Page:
South Africa, with its unique and remarkably rich biodiversity, and a strong foundation of biodiversity research (for example, in botany63 and horticulture64), could be a source of many new commercially exploitable leads and beneficial products. Directed research must be allowed to progress with minimal restraint, especially in our emerging economy. Such development, coupled to sound natural resource management, can generate both financial and non-financial benefits. This is desirable in South Africa, where exploitation of bioresources is sought in a sustainable manner. The rider is whether the regulations will encourage those with an interest in biodiversity and its products to act responsibly and equitably in sharing the benefits with qualifying parties. Or will the regulations coerce interested and affected parties further into a situation where they are tempted, either to 'fly under the radar' when accessing bioresources (evasion, in preference to compliance) or to seek resources from adjoining countries with either less restrictive laws or a legislative void? It is essential that regulations allow bioprospectors to comply with regulatory measures with ease. Such facilitative legislation can nurture value-adding activity, both locally and abroad, for the benefit of South Africa as well as the global community. Current well-intentioned but impracticable legislation14 and regulations15 could impose severe restraint on bioprospecting activity (and benefits derived therefrom) in years to come, besides collapsing our existing bioresource-based industries within the country. While legislators may argue for purposive interpretation of their bioprospecting definition, the exemptions given to some industries, and not others, indicate otherwise. Gazetted proposals for expansion of the powers of the minister to exempt selected bioprospecting/commercialization activities62 raises uncertainty for bioprospecting, given the arbitrary nature of this process. What are the criteria for exemption, and who is deemed eligible thereto? Positive alternatives to the current legislative scenario will require substantial revisions of both the relevant chapters of the Act and associated Regulationsbeyond current proposals.62 These include changes to, or the addition of, definitions to provide legal certainty: both 'commercialization' and 'research' require reconsideration as they are critical to the determination of the commercialization phase of bioprospecting. Crucial to amendments would be a fundamental shift in emphasis from an implicit 'cherry-picking' perspective of the bioprospecting process, to one that recognizes bioprospecting as a course of action involving extensive search (prospecting) for value in bioresources. This search phase requires cost-efficient facilitation by regulators, providing for user certainty, rather than the restrictive and expensive bureaucracy that now exists.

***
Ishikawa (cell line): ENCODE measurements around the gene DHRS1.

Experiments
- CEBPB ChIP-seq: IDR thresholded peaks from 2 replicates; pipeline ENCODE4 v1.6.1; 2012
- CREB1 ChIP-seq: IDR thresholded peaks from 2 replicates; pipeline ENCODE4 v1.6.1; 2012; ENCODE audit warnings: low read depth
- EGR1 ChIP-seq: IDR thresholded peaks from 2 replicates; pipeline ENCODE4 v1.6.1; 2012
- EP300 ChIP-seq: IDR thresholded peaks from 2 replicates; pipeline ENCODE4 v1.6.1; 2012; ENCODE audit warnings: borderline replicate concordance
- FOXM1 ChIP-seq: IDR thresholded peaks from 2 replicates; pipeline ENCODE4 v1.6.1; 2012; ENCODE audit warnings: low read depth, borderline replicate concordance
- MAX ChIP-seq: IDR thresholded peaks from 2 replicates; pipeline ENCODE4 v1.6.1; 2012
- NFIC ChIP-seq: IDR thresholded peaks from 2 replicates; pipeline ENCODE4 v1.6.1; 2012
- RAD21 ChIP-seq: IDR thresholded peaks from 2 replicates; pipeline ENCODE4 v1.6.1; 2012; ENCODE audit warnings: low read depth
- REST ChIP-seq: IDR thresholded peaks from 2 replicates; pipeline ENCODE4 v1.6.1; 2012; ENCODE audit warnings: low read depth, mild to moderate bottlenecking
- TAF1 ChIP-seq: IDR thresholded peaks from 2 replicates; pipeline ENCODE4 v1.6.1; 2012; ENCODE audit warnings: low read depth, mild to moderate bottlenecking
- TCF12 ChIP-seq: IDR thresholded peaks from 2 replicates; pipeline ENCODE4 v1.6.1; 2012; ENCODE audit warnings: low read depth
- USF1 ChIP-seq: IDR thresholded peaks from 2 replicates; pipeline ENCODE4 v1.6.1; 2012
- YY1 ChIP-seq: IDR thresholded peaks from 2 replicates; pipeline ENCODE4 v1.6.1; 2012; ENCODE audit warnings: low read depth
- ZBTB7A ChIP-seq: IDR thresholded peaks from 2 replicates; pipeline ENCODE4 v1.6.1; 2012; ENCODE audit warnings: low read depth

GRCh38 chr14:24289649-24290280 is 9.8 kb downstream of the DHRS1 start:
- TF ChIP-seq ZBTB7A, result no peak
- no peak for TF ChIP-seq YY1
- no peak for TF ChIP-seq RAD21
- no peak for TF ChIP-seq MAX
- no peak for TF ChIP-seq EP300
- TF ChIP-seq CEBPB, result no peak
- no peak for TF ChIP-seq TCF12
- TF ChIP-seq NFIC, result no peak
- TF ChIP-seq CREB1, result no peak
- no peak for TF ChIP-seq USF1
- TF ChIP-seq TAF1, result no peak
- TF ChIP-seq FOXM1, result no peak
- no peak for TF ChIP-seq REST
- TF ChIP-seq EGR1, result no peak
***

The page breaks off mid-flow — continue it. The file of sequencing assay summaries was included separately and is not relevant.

We outline an alternative, practical model on which to base legislation that allows South Africa to add value to its biodiversity, while also remaining compliant with the CBD. The South African legislature should take heed of the potentially detrimental consequences for the national economy if appropriately facilitative laws and regulations are not put in place with the greatest of speed.
1. Mittermeier R. A., Gil P. R. and Mittermeier C. G. (1997). Megadiversity: Earth's Biologically Wealthiest Nations. Conservation International, Washington, D.C. [ Links ]
2. Cowling R.M. and Richardson D.M. (1995). South Africa's Unique Floral Kingdom. Fernwood Press, Cape Town. [ Links ]
3. Van Wyk A.E. and Smith G.F. (2001). Regions of Floristic Endemism in Southern Africa. A Review with Emphasis on Succulents. Umdaus Press, Pretoria. [ Links ]
4. Steenkamp Y., Van Wyk B., Victor J., Hoare D., Smith G., Dold T. and Cowling R. (2004). Maputaland-Pondoland-Albany. In Hotspots Revisited: Earth's Biologically Richest and Most Endangered Ecoregions, eds R.A. Mittermeier, P.R. Gil, M. Hoffman, J. Pilgrim, T. Brooks, C.G. Mittermeier, J. Lamoreux and G.A.B. Da Fonseca, pp. 218229. CEMEX S.A. de C.V., Mexico City. [ Links ]
5. Crous P.W., Rong I.H., Wood A., Lee S., Glen H., Botha W., Slippers B., De Beer W.Z., Wingfield M.J. and Hawksworth D.L. (2006). How many species of fungi are there at the tip of Africa? Stud. Mycol. 55, 1333. [ Links ]
6. Klopper R.R., Smith, G.F. and Van Rooy, J. (2002). The biodiversity of Africa. In Rebirth of Science in Africa. A Shared Vision for Life and Environmental Sciences, eds H. Baijnath and Y. Singh, pp. 6086. Umdaus Press, Pretoria. [ Links ]